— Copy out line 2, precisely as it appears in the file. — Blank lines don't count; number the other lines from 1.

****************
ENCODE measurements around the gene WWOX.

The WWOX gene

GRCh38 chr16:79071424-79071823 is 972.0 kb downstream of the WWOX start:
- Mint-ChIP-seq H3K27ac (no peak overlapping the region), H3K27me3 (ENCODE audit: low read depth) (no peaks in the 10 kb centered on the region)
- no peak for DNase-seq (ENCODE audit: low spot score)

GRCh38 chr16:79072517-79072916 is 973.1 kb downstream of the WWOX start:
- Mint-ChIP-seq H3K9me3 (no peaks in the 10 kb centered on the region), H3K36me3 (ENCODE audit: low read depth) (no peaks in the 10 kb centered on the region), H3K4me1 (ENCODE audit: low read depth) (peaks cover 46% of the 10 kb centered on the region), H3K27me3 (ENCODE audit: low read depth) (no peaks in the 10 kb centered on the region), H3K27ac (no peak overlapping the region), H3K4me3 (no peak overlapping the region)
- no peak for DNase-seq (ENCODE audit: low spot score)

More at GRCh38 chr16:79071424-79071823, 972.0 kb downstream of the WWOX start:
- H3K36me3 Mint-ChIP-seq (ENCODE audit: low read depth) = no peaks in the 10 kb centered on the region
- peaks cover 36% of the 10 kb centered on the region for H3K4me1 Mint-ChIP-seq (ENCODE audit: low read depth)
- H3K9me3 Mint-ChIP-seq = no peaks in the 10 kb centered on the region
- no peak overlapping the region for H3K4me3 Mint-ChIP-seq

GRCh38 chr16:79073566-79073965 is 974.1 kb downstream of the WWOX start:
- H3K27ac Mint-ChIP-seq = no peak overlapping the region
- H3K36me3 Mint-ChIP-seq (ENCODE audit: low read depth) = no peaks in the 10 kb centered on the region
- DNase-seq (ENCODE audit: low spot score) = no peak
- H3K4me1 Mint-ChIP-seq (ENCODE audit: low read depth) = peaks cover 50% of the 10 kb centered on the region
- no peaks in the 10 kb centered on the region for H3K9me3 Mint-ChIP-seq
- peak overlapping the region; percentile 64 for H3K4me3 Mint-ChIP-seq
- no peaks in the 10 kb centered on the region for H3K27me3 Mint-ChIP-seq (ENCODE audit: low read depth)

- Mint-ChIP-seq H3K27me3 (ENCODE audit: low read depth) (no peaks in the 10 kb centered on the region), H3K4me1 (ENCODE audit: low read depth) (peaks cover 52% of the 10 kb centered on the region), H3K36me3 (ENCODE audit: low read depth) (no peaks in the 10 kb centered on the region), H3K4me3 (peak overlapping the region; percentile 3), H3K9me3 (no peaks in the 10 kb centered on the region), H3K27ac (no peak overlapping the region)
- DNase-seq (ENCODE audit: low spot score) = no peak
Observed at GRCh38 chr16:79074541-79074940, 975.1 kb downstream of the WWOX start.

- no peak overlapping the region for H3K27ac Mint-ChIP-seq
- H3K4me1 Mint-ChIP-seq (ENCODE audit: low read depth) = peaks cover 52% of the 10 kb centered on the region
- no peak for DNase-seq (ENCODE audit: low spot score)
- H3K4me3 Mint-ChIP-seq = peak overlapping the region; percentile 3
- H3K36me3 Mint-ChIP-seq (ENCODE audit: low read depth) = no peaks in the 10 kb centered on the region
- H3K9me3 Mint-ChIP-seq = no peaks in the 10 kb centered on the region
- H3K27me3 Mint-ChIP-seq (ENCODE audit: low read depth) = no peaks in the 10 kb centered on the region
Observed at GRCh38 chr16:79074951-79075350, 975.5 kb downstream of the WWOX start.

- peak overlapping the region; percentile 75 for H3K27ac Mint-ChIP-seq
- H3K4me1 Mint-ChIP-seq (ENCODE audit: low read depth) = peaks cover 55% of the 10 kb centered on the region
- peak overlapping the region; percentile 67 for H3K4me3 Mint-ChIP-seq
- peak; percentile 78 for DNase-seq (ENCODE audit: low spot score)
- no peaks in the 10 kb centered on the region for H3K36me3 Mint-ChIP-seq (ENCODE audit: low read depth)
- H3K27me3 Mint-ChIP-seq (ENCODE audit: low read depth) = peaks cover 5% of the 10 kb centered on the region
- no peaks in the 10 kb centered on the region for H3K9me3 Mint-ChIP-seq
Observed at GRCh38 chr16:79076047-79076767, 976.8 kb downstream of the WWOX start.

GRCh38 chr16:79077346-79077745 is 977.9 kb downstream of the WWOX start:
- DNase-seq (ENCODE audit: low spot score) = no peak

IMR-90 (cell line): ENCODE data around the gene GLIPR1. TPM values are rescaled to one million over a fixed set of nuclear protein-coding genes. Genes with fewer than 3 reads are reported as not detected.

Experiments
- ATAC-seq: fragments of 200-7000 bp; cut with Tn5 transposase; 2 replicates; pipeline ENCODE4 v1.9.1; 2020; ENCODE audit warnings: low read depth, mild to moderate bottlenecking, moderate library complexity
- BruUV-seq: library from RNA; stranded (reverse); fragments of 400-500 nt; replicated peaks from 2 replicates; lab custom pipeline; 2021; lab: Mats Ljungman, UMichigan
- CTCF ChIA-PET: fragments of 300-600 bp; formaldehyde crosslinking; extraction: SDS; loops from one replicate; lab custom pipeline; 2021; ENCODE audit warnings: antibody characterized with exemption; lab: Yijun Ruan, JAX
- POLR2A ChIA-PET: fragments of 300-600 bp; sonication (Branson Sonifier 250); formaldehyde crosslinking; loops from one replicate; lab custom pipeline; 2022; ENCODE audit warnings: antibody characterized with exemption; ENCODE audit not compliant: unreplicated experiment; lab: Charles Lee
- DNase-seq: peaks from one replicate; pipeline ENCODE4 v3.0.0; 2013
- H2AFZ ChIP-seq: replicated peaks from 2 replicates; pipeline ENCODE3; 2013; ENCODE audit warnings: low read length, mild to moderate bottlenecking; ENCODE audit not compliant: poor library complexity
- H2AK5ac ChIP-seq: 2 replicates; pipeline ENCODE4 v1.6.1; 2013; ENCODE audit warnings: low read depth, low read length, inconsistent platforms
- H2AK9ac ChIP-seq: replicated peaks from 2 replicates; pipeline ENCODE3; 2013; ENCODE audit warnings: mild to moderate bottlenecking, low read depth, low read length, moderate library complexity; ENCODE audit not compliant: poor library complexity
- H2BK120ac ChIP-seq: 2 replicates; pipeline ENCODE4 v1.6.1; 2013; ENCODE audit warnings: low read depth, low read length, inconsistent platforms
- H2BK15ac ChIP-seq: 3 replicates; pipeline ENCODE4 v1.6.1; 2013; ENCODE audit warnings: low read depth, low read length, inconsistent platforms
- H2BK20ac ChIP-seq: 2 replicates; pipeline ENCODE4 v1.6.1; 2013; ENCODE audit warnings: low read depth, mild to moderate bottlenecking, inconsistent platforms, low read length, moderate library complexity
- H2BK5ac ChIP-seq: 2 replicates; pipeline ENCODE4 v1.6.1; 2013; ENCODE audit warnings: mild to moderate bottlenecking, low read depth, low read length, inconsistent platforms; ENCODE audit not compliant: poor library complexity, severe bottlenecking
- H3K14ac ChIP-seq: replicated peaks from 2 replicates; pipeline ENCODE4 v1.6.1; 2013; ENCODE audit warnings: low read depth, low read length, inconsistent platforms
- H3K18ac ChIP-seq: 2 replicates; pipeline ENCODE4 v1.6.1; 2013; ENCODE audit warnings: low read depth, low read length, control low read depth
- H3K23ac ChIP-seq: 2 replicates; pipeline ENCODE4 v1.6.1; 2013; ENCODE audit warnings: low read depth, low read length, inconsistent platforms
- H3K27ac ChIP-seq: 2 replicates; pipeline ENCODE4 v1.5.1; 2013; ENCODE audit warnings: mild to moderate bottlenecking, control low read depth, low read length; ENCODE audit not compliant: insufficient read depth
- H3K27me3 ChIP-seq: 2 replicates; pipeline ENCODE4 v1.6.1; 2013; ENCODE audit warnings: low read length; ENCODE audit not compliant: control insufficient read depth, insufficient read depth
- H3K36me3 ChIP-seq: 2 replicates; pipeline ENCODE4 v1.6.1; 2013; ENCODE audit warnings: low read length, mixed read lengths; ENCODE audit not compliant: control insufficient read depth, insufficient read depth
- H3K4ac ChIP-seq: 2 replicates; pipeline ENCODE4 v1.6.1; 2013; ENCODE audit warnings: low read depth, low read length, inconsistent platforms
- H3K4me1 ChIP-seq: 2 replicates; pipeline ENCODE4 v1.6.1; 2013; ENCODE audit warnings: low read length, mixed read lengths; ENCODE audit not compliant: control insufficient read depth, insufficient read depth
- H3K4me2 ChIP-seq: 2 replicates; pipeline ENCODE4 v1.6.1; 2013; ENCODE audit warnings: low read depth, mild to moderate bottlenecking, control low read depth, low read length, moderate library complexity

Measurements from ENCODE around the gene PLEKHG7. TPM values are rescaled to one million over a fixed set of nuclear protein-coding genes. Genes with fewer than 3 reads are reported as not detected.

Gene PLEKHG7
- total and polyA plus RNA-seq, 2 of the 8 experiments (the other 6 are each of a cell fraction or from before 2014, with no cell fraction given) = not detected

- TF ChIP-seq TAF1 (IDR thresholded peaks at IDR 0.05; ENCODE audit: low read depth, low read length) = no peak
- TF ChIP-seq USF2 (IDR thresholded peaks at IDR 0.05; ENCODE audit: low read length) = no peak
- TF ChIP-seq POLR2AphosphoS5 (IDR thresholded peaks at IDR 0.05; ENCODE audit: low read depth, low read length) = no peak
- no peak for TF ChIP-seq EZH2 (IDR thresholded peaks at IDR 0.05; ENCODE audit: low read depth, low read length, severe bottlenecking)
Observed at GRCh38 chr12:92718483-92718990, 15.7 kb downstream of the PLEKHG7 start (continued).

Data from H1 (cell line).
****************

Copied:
The WWOX gene